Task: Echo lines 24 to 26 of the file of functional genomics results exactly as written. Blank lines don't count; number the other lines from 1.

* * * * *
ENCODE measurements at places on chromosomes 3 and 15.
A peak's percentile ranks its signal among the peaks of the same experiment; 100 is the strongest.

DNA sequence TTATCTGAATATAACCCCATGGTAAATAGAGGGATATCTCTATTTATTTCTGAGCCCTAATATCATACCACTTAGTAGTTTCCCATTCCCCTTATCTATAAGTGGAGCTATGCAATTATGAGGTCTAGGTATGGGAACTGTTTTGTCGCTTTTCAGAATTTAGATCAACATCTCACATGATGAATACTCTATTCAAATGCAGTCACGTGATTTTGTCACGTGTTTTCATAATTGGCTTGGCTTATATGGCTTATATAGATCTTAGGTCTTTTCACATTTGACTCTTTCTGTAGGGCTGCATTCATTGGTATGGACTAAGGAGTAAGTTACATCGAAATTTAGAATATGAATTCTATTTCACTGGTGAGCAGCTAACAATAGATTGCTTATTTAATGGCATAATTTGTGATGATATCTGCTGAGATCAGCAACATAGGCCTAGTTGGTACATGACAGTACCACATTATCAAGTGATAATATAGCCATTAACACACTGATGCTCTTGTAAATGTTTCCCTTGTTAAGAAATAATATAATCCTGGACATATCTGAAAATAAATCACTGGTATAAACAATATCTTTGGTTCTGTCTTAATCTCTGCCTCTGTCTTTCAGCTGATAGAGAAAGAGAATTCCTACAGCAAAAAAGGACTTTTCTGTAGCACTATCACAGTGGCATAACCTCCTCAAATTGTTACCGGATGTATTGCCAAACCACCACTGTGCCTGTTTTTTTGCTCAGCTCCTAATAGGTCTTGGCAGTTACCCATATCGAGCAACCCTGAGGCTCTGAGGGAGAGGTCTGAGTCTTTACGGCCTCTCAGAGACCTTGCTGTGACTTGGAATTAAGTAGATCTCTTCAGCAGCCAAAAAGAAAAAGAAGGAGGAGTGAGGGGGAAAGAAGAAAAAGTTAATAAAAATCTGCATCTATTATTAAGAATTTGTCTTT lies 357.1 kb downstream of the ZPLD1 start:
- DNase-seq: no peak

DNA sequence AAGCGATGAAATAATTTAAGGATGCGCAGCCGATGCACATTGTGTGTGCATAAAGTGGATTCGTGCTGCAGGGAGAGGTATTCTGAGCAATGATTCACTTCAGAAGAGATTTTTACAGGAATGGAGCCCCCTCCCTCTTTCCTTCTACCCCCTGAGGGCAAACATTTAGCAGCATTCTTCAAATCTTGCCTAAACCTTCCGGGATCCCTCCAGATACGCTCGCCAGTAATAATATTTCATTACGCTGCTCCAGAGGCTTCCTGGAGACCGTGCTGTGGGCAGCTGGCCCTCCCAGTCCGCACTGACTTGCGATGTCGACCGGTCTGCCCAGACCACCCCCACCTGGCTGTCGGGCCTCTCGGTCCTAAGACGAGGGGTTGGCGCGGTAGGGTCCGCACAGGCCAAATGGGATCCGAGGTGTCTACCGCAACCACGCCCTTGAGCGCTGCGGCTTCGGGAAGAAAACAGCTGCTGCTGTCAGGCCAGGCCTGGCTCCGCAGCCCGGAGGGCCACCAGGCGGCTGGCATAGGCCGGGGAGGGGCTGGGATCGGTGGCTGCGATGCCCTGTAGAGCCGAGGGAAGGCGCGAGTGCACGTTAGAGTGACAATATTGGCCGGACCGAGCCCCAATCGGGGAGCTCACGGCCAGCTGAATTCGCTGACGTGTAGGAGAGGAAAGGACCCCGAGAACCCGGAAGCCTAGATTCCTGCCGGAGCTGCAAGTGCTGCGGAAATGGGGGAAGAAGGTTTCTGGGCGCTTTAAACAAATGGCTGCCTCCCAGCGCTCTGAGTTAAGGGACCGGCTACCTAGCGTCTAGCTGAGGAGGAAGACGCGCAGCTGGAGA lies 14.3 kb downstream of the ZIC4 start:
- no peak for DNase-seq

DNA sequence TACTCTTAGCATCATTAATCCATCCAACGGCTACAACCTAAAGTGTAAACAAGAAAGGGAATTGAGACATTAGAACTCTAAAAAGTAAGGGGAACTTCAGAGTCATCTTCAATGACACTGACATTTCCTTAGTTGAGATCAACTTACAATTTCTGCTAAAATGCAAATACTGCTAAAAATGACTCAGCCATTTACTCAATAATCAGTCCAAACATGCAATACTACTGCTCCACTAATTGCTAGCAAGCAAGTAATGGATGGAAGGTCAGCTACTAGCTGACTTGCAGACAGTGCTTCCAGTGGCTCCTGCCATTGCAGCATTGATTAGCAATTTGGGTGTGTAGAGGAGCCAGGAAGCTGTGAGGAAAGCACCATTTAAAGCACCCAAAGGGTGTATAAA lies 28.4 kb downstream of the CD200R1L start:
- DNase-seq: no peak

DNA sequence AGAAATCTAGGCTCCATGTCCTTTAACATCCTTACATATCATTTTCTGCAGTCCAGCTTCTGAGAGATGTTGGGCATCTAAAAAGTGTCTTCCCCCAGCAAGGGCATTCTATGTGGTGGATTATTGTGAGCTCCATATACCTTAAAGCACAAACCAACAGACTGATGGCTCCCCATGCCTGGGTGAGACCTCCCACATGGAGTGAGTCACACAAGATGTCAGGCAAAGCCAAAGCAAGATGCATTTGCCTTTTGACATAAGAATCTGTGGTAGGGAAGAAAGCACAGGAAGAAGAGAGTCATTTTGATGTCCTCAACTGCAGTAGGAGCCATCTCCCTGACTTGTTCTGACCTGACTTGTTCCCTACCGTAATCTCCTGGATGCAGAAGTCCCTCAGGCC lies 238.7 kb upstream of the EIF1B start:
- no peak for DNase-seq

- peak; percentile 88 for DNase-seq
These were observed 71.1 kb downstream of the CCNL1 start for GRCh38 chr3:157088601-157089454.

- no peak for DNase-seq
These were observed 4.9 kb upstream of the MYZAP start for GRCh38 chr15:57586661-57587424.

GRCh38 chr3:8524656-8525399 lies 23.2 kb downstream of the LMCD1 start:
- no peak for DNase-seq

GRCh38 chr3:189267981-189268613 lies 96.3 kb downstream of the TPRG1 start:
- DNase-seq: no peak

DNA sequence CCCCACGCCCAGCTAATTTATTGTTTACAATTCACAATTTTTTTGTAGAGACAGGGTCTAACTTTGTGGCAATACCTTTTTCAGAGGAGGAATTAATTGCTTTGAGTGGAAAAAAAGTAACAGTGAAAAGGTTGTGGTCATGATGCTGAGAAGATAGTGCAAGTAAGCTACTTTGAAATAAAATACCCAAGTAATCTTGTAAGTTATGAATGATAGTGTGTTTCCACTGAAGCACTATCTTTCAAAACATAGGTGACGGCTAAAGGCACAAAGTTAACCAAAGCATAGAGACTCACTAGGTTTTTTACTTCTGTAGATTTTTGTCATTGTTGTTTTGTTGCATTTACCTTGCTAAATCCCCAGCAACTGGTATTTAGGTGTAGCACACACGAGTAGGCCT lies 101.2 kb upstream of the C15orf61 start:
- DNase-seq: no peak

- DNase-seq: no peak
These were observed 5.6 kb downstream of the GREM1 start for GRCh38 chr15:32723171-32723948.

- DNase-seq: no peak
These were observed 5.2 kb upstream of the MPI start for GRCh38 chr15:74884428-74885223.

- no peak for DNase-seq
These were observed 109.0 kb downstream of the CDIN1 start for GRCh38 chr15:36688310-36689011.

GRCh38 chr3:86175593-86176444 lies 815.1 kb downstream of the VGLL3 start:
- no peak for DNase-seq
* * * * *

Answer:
These were observed 5.2 kb upstream of the MPI start for GRCh38 chr15:74884428-74885223.

- no peak for DNase-seq
These were observed 109.0 kb downstream of the CDIN1 start for GRCh38 chr15:36688310-36689011.